Part A: Strategy

The SIP highlights the strengths and weaknesses in service delivery and demand across the state. There is also recognition that a state as large as Queensland needs to apply infrastructure strategies that meet the specific needs of each region or city, talking into consideration regional economic and demographic frameworks. The SIP identifies Queensland’s key challenges as:

  • The productivity of current and future workforces, including but not limited to issues such as the adoption of new and possibly “disruptive” technologies on workforce numbers and industry types, and the natural progression of older workers/business owners who are gradually reducing their participation in the workforce.
  • Population change and growth, which has an impact on the services delivered by government and private providers and also provides opportunities for new entrants into the delivery of services and measuring outcomes.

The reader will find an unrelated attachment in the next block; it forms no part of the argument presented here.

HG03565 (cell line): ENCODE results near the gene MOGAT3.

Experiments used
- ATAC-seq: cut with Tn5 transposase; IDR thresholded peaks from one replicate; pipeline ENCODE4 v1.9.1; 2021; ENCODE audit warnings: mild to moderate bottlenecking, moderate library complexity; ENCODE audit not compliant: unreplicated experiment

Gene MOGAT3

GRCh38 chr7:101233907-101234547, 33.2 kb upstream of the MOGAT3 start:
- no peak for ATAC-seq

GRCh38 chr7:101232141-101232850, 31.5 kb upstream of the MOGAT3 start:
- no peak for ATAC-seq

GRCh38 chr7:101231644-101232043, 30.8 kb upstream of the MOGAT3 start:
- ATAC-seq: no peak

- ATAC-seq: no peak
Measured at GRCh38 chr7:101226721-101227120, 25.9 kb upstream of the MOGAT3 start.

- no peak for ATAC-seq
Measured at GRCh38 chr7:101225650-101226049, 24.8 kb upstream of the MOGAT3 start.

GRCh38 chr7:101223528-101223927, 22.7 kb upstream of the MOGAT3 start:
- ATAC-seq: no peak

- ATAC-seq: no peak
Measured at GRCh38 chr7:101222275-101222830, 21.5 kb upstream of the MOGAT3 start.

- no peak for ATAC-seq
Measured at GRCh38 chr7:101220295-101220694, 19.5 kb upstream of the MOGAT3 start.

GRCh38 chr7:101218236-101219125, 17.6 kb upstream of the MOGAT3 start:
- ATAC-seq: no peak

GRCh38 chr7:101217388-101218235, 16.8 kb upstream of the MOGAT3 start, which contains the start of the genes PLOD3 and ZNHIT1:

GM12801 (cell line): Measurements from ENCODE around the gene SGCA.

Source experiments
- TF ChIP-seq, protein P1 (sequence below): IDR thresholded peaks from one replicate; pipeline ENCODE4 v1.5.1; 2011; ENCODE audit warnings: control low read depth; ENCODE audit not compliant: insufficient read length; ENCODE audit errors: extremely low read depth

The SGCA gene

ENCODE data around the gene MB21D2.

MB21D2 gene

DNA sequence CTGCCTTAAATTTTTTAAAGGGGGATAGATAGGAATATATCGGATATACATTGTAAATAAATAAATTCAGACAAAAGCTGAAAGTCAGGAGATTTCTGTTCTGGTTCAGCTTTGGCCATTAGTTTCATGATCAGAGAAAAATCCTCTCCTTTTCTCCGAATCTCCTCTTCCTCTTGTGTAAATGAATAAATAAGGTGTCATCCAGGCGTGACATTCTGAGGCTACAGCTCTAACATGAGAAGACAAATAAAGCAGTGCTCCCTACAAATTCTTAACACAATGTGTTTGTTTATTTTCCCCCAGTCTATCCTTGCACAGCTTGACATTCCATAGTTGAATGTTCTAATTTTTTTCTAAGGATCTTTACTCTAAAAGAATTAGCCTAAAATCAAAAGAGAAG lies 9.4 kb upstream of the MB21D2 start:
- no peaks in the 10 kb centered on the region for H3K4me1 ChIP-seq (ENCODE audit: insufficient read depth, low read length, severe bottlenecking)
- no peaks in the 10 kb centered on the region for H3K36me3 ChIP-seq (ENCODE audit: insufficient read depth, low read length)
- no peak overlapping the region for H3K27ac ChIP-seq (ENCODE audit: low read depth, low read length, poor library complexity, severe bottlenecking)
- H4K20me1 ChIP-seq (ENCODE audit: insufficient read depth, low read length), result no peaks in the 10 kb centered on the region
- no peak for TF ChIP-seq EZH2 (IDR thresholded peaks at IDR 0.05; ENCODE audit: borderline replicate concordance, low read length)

• The fact that consumer expectations will always place loads on infrastructure providers, whether that be education, health, water and electricity, or roads and rail. New technologies, better asset management technologies and access to the communications technologies that will assist in the delivery of new services are high priorities within the SIP.
  • Climate change – mitigation, adaptation and resilience of infrastructure and communities are the outtakes from the SIP. Adapting to climate change will also require planning and design that works with vegetation, soils and natural processes to deliver infrastructure outcomes. Such design recognizes and works with natural defences from extreme storms such as mangroves, natural processes for managing water flows and maintaining water quality, and natural processes to heat, cool, provide light and shelter.